A commercial trucker in western Newfoundland says new pandemic-inspired rules are preventing him from getting an eye exam that he says is necessary to deal with a worsening vision problem.
Commercial truck driver Curtis Cutler says while the long-distance eyesight he relies on for his work is unimpaired, he has issues with his short-distance eyesight. By law, he said, he is required to wear glasses while driving.
After arranging an appointment with an optometrist in Corner Brook last December, Curtis said his appointment was cancelled due to the nature of his work.
"Because I am not home to isolate for 14 days, or be able to be home for seven days and do a COVID test as rotational workers are able to do, my eye exam has now been cancelled," he said.
Generally, said Cutler, his time home is only 36 to 48 hours.
For rotational workers — including those who work in other provinces for set numbers of weeks — the provincial government requires a minimum of seven days for isolation, as well as a COVID test.
Given the nature of his work, Curtis said, that would be difficult to organize.
"With the amount of freight that needs to be moved, unfortunately most drivers like myself, we don't have a set schedule," said Cutler. "We come and go basically at random as loads are needed to be moved."
While the province has put in place rules and regulations for those who need to travel for work, Cutler said he's disappointed that truck drivers seem to have fallen through the cracks, especially when it comes to health care.
"I thoroughly understand and appreciate everyone wanting to stay safe," said Cutler, "but there are basic medical needs that drivers such as myself are needing, and are unable to avail ourselves of because of the nature of our work."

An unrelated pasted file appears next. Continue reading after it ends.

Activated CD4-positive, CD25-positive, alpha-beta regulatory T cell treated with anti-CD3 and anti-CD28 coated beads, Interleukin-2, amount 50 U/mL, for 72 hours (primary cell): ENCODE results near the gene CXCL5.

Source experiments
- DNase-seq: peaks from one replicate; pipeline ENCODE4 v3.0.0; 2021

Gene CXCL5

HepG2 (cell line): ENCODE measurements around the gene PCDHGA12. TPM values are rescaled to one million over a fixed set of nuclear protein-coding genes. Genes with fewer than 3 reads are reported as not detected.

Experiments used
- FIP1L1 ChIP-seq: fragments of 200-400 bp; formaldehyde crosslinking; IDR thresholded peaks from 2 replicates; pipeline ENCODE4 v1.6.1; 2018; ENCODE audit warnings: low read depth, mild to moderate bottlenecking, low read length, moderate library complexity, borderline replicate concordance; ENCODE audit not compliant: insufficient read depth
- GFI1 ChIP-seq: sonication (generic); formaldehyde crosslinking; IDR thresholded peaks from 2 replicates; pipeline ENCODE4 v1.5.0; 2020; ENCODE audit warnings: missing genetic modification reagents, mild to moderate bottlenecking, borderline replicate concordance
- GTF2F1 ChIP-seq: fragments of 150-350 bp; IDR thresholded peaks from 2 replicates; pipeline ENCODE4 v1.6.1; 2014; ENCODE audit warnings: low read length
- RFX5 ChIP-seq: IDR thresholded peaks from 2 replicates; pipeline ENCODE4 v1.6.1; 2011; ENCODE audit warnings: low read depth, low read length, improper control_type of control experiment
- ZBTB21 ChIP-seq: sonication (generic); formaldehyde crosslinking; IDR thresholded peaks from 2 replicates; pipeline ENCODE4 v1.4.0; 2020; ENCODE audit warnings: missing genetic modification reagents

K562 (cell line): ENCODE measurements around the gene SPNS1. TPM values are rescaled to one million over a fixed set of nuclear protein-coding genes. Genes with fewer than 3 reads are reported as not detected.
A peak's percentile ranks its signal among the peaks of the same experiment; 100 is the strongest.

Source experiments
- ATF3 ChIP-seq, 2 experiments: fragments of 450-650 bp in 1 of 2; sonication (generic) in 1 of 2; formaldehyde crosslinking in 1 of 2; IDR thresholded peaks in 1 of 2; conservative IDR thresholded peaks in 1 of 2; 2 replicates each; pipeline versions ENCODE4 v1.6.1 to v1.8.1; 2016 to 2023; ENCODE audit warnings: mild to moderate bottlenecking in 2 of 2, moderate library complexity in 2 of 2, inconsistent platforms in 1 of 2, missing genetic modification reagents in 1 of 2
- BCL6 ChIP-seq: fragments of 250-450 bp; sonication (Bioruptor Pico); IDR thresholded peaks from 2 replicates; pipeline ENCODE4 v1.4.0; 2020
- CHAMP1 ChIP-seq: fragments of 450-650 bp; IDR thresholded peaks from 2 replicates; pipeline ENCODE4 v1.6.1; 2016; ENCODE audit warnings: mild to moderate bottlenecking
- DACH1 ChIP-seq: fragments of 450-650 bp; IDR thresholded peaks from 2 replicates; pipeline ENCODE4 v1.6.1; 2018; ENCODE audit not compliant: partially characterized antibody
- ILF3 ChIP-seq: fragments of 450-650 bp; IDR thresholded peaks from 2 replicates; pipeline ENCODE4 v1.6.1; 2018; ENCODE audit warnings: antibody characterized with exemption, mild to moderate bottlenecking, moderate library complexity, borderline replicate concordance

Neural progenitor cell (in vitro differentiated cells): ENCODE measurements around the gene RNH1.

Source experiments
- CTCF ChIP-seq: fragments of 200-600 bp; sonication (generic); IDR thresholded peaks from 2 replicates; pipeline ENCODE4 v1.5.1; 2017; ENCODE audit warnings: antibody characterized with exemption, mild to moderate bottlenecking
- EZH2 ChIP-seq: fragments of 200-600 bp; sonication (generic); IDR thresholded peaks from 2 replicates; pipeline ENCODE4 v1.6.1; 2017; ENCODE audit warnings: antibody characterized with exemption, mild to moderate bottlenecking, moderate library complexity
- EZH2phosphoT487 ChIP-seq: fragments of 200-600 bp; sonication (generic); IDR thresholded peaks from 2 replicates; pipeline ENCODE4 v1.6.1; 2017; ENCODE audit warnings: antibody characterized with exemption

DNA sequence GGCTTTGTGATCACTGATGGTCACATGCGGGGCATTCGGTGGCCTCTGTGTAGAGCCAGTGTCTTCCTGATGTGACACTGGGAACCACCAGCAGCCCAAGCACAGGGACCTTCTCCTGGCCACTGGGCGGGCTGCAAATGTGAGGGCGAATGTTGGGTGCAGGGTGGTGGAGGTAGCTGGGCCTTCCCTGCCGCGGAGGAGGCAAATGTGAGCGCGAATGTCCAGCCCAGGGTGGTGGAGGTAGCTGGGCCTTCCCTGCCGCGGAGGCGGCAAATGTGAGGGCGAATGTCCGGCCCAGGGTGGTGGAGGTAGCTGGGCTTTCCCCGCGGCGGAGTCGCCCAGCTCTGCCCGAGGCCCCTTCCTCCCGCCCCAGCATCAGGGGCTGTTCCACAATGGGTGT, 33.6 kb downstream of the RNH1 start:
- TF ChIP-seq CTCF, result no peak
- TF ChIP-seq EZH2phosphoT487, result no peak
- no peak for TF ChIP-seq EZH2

Truckers home for as little as 2 days at a time
Cutler contacted his MHA and Health Minister John Haggie's office directly for guidance on what he and other truck drivers should do in this situation.
"My MHA did respond, telling me that he would bring it to the attention of the minister of health," Cutler said. "My response from Minister Haggie's office was outlining the rules for rotational workers."
According to Cutler, his eyesight has been getting progressively worse over the past six months. Now he's worried that if he can't get his prescription updated soon, it may have permanent consequences.
"I'm actually starting to get concerned that it may turn into a larger issue affecting my eyesight, my long-distance eyesight," said Cutler.
"Unfortunately, I would end up losing my licence and not be able to work and help provide for my family."
Despite public support for essential workers across the province, Cutler said, he doesn't feel like truck drivers are being supported in addressing medical needs.
"I don't know the right words to express it," he said. "It's very disheartening."
Cutler said he'll have to talk to his family to see if they can arrange for him to quarantine for two weeks so he can get an appointment. That task is easier said than done, he noted.
"This is only if I'm able to get another appointment — we actually made these appointments back in early December," said Cutler.
"So we're going to have to see about another appointment at home if we can swing it to do 14 days [quarantine]."
While Cowan's Optical in Corner Brook could not comment on the story for privacy reasons, CBC contacted the Newfoundland and Labrador Association of Optometrists. In an email, it said the association "does not provide any regulations or guidelines to optometrists in reference to appointments, or operations of clinics, or pandemic guidelines."
The Department of Health and Community Services said while it cannot address individual cases like Cutler's, "We can certainly empathize with the situation this individual finds himself in. While we understand the frustration, it is important that the public follow self-isolation guidelines."